But Cure Sanfilippo doesn’t just wait for pharma or FDA to create opportunities. We can’t. Too many pharma companies have abandoned their drug development mid-stream over the past decade and we still have no approved treatments. There are too many children in need, and the very few clinical trials there are (2 currently) have already fully enrolled and usually have 10 spots or less.  There are hundreds of children in need in the US that we know of, and likely many thousands around the world.  And for each, the clock is ticking because of the rapid damage this disease causes, where in just a few years, a child can lose so much (as the Saving Veda video shows, unfortunately).

We have to create more opportunities for children in urgent need to access treatments that do not depend solely on the companies. This means creating more clinical trials.

Haidyn with Mom Carrie Fowler and Veda with Mom Christin Ulrich.

4. Are parents required to pay to be part of a clinical trial? 

No.  In a properly run clinical trial, no parent should have to pay any costs for participation.  Cure Sanfilippo funded a ‘drug-repurposing’ clinical trial study a few years ago enrolling 24 children. Costs for travel, lodging and food are provided as part of the study. Parents are not burdened by those costs. The Saving Veda dollars raised would help fund the clinical trial costs for this new gene therapy study, for whatever children are chosen.  What we know, at this time, is that if we don’t raise the funds for this, there is no safety net, this clinical trial simply won’t happen.

5. Are there any successful therapies available to parents/caregivers of any subgroup of the disorder?

By subgroup of this disorder I’m not sure if you are referring to the other some-what related MPS disorders, or the Types of Sanfilippo, so I’ll answer for both.  There are no FDA approved treatments of any form (Type) of Sanfilippo syndrome (MPS III).  For other MPS disorders like MPS 1 (Hurler) and MPS II (Hunter), and others they do have FDA approved enzyme replacement therapies.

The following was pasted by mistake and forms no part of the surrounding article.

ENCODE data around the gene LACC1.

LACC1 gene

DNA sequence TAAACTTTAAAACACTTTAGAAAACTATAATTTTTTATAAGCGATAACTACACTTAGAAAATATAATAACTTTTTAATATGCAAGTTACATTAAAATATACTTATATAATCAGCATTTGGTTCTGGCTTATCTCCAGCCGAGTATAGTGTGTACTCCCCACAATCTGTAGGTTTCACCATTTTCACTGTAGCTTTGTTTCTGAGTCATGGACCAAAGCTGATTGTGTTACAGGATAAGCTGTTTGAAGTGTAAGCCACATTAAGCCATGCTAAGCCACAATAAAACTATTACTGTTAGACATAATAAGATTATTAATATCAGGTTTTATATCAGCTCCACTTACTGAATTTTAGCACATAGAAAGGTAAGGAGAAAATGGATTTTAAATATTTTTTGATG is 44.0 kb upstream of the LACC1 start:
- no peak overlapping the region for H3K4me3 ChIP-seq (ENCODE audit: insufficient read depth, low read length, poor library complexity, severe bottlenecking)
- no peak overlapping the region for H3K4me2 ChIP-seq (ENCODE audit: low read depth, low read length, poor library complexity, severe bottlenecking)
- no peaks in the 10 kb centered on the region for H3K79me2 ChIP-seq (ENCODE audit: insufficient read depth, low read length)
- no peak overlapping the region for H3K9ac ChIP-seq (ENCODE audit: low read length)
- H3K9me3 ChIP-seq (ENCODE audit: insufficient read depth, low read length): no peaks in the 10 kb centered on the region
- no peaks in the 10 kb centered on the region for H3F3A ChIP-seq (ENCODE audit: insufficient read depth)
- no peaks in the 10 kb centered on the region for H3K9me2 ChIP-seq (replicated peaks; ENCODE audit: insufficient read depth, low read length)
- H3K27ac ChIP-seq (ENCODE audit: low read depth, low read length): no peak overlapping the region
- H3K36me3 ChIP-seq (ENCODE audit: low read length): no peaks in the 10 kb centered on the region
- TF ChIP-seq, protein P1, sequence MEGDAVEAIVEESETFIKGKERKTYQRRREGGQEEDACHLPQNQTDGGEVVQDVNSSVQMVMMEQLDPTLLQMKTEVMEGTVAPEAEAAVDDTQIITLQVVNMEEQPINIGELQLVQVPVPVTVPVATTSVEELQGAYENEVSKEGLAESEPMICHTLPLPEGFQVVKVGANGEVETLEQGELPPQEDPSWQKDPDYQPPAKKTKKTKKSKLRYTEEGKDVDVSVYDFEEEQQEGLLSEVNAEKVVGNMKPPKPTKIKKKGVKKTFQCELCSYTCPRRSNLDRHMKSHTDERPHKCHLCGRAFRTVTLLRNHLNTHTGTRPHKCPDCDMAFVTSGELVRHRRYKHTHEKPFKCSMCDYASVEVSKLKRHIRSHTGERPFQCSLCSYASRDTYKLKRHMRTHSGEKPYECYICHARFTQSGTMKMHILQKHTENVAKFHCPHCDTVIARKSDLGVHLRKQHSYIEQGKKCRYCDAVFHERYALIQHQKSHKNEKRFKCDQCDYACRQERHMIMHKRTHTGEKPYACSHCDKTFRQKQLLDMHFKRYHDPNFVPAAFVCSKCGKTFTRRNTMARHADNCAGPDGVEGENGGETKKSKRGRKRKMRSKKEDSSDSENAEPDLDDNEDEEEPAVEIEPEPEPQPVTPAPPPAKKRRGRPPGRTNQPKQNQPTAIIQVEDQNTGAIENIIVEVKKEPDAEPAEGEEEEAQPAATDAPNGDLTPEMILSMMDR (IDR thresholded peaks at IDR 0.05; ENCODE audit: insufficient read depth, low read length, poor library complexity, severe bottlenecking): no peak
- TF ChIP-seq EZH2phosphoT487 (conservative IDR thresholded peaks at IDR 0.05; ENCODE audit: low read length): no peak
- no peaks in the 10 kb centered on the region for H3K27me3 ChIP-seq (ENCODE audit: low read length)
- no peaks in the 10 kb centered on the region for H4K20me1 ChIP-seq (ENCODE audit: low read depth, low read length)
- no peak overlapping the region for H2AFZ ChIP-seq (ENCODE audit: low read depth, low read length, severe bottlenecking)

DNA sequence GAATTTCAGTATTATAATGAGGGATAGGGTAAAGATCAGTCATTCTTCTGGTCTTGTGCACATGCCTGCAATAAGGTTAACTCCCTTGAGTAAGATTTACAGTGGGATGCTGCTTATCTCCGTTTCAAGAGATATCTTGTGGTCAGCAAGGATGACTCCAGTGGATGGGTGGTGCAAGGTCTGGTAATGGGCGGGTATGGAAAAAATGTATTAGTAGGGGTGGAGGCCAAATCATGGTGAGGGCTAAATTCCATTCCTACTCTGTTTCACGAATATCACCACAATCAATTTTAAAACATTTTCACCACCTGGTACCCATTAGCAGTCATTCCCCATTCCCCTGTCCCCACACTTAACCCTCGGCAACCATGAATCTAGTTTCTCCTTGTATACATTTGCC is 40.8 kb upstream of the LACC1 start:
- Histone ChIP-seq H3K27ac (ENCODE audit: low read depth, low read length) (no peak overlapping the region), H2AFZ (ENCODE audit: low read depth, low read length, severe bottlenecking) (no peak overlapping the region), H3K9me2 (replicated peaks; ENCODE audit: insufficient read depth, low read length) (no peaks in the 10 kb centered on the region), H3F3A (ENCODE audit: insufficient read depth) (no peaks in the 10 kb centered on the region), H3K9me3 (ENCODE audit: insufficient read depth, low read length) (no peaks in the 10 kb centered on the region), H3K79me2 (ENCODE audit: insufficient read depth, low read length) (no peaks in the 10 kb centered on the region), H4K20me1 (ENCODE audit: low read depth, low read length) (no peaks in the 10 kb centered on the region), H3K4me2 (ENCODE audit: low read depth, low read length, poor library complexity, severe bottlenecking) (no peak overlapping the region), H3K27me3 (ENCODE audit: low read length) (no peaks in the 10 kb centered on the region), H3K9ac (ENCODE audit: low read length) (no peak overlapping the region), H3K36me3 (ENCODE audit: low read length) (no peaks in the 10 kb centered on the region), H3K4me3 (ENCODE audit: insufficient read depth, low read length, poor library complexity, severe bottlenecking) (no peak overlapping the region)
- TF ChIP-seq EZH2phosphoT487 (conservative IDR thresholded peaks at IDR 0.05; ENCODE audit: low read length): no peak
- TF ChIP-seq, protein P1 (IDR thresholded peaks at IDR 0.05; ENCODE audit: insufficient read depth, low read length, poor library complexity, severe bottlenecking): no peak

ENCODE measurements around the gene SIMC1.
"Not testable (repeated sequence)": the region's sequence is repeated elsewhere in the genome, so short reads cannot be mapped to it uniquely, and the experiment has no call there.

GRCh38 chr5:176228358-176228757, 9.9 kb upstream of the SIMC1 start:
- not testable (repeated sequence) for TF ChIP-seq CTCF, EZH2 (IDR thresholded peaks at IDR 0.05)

6. You have a call for proposals due Q1 2024. Have any LOI been submitted? 

We are actually working to begin our next call for proposal and you’ll see it says that we expect to launch this call for proposals in 1st quarter, so the proposals aren’t due back by then, we just plan to launch another round.  Outside of our call for proposals, Dr. O’Neill is working with scientists and researchers daily on creating new ideas for new therapeutic approaches for Sanfilippo, so often we are working though possible research opportunities outside of our official “grant round”.   We are currently working with previously funded scientists on expanding several promising areas of research that they have already laid the groundwork for in a previous funding cycle. We fund not only very early-stage research on new promising ideas, but also more advanced research moving closer to clinical trials.  We’ve also funded actual drug production for clinical trials, clinical trial staff needs, and as mentioned above, the actual clinical trial costs.  Our decisions on what to fund are made by our Board of Directors after reviewing the feedback from our CSO and Scientific Advisors and external independent reviewers. These are always difficult decisions because the funds are limited.

7. On Rare Disease Day 2024, what words of hope can you offer parents? 

As a parent myself of a little girl (Eliza) diagnosed with Sanfilippo at age 3, and who is now 14, we understand the deep pain and loss that this disease brings. We send all the strength in the world to the parents, siblings and extended family going through this difficult journey.  Rare disease research never seems to move fast enough against a disease like Sanfilippo.  But we are at a moment in time, where new opportunities could be coming, both with helping fund this new gene therapy clinical trial, another ‘drug repurposing’ trial we are working on, and with the hopeful FDA flexibility to allow potential treatments a path forward to approval and access for many more children.  I’m inspired by the so-many families who have jumped in this fight and they and their supporters are ones to thank for the progress in Sanfilippo research over the past 10 years.  Families like Veda’s (Ulrich’s), and Haidyn’s (Fowler’s) from the video, who share their stories with the world.  As my wife Dr. O’Neill said about Hope…”Hope is just love…on a mission”.

Elise, Christin, Veda and Jericho Ulrich.